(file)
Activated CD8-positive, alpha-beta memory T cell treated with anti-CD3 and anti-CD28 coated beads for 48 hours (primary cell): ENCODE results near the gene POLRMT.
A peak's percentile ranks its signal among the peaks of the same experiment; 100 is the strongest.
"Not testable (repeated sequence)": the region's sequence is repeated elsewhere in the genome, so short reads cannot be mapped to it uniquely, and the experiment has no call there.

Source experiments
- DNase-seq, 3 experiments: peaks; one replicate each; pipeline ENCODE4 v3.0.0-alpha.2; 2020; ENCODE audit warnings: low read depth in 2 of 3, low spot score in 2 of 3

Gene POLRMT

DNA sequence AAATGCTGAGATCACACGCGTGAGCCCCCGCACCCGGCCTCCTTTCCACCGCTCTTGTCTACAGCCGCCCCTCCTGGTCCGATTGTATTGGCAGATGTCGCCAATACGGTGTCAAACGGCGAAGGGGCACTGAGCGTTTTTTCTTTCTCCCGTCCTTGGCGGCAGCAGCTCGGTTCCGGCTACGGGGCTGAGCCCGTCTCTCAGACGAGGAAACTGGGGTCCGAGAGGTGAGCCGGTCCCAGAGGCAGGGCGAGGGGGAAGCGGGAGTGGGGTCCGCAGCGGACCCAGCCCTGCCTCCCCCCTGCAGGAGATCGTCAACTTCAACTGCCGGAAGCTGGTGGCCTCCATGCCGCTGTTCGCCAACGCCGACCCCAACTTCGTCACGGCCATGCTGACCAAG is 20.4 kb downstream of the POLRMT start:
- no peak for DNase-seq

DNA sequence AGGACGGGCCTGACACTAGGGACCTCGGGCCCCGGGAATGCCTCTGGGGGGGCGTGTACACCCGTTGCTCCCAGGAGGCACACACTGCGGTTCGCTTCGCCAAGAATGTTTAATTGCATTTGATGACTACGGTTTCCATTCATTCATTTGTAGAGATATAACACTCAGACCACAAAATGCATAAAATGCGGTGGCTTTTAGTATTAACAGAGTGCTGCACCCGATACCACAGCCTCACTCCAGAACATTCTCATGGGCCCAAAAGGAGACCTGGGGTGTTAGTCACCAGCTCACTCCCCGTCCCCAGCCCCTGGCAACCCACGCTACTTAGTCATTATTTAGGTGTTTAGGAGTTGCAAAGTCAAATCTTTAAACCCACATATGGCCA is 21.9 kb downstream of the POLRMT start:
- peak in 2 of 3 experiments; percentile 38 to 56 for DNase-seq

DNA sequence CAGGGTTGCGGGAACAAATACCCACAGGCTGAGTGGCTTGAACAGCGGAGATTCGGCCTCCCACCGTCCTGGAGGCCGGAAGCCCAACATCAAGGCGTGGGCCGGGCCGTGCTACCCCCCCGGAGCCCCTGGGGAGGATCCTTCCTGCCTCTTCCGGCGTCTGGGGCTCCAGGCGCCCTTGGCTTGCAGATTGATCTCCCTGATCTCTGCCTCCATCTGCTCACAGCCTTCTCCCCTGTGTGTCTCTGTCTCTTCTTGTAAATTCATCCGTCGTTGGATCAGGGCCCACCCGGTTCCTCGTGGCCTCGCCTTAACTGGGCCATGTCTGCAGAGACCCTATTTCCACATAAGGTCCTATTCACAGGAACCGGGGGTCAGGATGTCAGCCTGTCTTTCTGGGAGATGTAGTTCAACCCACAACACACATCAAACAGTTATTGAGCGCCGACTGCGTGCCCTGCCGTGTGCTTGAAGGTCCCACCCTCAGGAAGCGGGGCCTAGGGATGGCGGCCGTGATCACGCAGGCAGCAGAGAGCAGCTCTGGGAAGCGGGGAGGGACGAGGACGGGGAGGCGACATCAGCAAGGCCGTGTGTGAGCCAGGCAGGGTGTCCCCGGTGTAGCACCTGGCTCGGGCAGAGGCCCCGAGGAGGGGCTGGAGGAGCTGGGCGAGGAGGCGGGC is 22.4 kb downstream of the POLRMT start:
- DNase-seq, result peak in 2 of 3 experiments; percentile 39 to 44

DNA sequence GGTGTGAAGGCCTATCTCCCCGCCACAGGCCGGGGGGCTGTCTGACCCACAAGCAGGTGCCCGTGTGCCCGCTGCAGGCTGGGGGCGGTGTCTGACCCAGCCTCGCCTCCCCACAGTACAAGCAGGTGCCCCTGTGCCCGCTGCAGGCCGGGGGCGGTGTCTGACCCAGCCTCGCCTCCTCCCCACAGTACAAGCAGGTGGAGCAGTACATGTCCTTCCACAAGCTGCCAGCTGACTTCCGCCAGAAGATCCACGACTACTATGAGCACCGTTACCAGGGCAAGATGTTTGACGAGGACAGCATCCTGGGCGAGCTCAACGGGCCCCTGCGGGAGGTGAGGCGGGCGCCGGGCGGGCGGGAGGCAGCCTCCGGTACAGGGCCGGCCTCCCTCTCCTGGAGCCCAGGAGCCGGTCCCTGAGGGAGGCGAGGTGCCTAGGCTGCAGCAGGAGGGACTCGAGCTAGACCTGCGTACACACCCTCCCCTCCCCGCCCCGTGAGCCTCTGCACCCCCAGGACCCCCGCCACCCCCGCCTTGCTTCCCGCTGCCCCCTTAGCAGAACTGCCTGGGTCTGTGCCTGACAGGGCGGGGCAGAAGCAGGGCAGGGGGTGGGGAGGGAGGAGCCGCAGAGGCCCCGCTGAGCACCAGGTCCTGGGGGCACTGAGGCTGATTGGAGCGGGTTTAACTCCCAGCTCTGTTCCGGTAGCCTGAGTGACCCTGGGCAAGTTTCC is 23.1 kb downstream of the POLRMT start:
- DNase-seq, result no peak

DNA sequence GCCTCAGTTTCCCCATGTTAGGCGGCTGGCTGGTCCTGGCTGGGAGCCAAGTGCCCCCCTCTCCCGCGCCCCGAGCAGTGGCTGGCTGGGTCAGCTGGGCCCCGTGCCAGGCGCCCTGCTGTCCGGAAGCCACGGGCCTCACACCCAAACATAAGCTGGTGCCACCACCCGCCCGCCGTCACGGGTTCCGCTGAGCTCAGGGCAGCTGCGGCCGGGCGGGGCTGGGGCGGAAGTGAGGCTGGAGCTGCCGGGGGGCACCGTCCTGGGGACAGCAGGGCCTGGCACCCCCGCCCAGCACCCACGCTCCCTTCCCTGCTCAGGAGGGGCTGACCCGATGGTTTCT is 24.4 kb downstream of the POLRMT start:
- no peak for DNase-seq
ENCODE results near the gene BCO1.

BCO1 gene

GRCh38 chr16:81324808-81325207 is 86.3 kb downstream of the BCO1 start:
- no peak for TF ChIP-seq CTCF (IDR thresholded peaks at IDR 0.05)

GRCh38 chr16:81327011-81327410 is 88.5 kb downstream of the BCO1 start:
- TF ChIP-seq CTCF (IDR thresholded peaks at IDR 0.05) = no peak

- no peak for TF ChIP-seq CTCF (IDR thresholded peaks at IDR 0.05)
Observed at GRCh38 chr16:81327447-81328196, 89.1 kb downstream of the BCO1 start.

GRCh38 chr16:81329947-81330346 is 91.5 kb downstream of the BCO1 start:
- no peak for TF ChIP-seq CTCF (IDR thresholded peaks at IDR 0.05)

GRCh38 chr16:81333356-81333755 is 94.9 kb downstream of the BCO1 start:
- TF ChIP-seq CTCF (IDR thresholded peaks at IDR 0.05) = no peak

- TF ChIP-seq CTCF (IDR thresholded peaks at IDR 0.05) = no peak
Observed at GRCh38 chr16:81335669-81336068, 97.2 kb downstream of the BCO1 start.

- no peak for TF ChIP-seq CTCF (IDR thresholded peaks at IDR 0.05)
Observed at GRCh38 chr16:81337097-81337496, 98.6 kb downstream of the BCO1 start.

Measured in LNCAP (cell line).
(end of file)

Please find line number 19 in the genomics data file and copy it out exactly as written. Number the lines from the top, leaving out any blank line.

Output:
GRCh38 chr16:81324808-81325207 is 86.3 kb downstream of the BCO1 start: